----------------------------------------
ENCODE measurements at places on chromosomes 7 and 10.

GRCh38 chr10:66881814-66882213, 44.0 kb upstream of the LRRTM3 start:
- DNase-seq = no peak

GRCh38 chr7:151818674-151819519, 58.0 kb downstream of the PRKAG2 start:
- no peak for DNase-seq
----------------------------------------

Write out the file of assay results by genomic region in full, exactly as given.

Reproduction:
ENCODE measurements at places on chromosomes 7 and 10.

GRCh38 chr10:66881814-66882213, 44.0 kb upstream of the LRRTM3 start:
- DNase-seq = no peak

GRCh38 chr7:151818674-151819519, 58.0 kb downstream of the PRKAG2 start:
- no peak for DNase-seq